Well, we had a blast, but all good things must come to an end. (I hate that expression…like, what does that mean? That all bad things go on forever? It’s right up there with “everything happens for a reason” in my book.)
We began with two presentations: Mikaela told us about the Manchester, UK scene of the ’80s and ’90s (also called “Madchester.”) Then, Jordan followed with Florida boy bands of the ’90s. Since a lot of the class grew up with that stuff (Backstreet Boys, etc.), they really dug the trip down memory lane.
We then talked about the last chapter of my book called, “After the Gold Rush,” which is nowhere near as good as the Neil Young album of the same name. In any event, the writing deals with Seattle and the world, post-Nirvana and post-grunge. The students seemed most interested in Kurt Cobain’s reaction to the massive commercial success of Nevermind. In my book, I quote the late Ben McMillan (Skin Yard), who recalled congratulating Kurt when Nirvana’s second record went gold. Kurt’s reaction, per Ben: “I don’t wanna fuckin’ talk about it.” The students seemed to believe Cobain was genuine in his feelings (I believe he was as well), but they couldn’t quite grasp the downside of selling millions of albums.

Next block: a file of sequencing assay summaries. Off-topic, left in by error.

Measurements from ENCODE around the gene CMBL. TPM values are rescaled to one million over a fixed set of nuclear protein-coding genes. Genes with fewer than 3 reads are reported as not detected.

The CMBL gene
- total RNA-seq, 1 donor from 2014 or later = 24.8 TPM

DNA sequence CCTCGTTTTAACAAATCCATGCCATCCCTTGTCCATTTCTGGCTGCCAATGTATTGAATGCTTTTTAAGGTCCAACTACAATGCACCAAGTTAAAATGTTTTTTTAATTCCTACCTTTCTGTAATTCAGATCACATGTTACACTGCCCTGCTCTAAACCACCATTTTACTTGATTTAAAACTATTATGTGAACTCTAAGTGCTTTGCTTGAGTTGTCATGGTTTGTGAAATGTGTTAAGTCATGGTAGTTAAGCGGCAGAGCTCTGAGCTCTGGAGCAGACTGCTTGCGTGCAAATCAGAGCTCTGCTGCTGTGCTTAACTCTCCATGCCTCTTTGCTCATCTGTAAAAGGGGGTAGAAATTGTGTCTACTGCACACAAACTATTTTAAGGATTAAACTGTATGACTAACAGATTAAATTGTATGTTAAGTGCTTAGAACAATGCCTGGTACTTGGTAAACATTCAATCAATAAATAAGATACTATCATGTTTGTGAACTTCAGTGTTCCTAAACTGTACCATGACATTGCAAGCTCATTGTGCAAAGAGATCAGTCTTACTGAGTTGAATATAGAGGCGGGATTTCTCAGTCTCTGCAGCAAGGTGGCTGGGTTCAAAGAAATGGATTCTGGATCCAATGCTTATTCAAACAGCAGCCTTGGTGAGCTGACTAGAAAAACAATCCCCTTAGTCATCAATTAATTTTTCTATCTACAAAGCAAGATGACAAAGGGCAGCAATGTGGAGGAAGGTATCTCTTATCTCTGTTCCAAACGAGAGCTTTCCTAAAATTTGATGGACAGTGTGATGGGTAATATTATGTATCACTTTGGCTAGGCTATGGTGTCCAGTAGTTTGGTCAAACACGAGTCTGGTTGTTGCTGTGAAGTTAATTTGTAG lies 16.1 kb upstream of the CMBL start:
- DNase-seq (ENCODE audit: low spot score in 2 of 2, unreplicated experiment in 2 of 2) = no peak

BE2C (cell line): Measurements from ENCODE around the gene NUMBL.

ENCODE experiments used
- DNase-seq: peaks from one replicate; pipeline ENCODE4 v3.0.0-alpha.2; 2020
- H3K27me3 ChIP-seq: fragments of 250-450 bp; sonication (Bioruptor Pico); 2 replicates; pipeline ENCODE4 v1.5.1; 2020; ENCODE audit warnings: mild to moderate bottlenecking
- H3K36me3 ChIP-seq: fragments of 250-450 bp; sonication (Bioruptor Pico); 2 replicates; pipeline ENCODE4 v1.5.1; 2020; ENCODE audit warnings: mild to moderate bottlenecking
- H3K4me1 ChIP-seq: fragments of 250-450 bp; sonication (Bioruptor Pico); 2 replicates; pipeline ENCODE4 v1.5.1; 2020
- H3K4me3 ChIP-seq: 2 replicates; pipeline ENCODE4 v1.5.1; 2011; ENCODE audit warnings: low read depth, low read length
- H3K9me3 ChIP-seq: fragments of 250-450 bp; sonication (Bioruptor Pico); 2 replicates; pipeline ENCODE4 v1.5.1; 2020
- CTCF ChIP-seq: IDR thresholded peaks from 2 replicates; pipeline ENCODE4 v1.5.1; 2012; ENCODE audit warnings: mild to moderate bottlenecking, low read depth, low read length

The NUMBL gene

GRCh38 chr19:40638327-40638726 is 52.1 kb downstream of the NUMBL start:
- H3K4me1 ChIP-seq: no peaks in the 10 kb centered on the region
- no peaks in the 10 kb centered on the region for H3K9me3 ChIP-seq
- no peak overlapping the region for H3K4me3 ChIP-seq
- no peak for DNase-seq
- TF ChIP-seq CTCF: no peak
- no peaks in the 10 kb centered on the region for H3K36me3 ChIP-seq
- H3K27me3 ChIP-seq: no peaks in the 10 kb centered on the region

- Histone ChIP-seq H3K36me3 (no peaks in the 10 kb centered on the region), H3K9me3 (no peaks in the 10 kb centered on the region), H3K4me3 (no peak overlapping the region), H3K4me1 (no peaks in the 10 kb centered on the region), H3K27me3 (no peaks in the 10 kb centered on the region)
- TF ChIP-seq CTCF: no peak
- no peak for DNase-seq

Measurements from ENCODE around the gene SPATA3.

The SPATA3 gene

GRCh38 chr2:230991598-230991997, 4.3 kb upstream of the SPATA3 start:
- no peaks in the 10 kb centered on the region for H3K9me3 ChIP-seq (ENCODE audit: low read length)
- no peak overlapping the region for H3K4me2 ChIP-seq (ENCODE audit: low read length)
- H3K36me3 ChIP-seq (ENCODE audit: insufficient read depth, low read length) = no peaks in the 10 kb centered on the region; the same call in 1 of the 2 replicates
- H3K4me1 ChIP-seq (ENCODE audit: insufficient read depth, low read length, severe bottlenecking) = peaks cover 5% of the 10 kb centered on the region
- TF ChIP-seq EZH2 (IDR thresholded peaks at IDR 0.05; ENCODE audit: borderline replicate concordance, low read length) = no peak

I also had the students listen to the following ’90s alt rock songs:
Guided By Voices: “I Am a Tree;” Bikini Kill, “Rebel Girl;” Built to Spill, “Reasons;” and Pavement, “Conduit for Sale!”
The class reacted favorably to these songs (save for the Pavement selection, which of course is my fave of the four). They pointed out the ability to hear lyrics in these selections, versus some of the Seattle stuff they heard earlier. In addition to the above, I gave the students the option of listening to the following songs from independent bands I’ve been digging recently:
The High Dials: “Morning’s White Vibration;” Kinski (Seattle band!): “The Wives of Artie Shaw;” The Shins (Sub Pop band!): “Pink Bullets;” Silversun Pickups: “Well Thought Out Twinkles;” and Vampire Weekend: “Campus.”
They seemed to like the above more accessible stuff (save for Kinski), and in particular appreciated the Shins and Vampire Weekend.
We closed the semester discussing the merits and deficiencies of the course. The students seemed to enjoy themselves, and I complimented them for contributing to our various discussions. Then, after they threw various objects at me, some of them gave me a little insight into what they liked and what they didn’t. In regards to bands, it appears the Young Fresh Fellows appealed most to them…one also mentioned Minneapolis’ Replacements. The U-Men (my fave from Seattle), not so much. One young lady said the U-Men’s “Dig It a Hole” has scarred her for life…which I think is the point.
So, after much mourning and gnashing of teeth, we said good-bye.
It’s funny…I’ve found that when a class really clicks, it never feels like work. Maybe for the students, but not for me. I put in a ton of time into this course, not to mention the efforts of our six guest speakers…but it was a total labor of love. I was also blessed with some honors students who willingly gave of themselves and honestly expressed their opinions on the music and that goofy, eccentric music scene that was Seattle.
Below…Kinski plays the Sub Pop 20 anniversary fest, July 2008.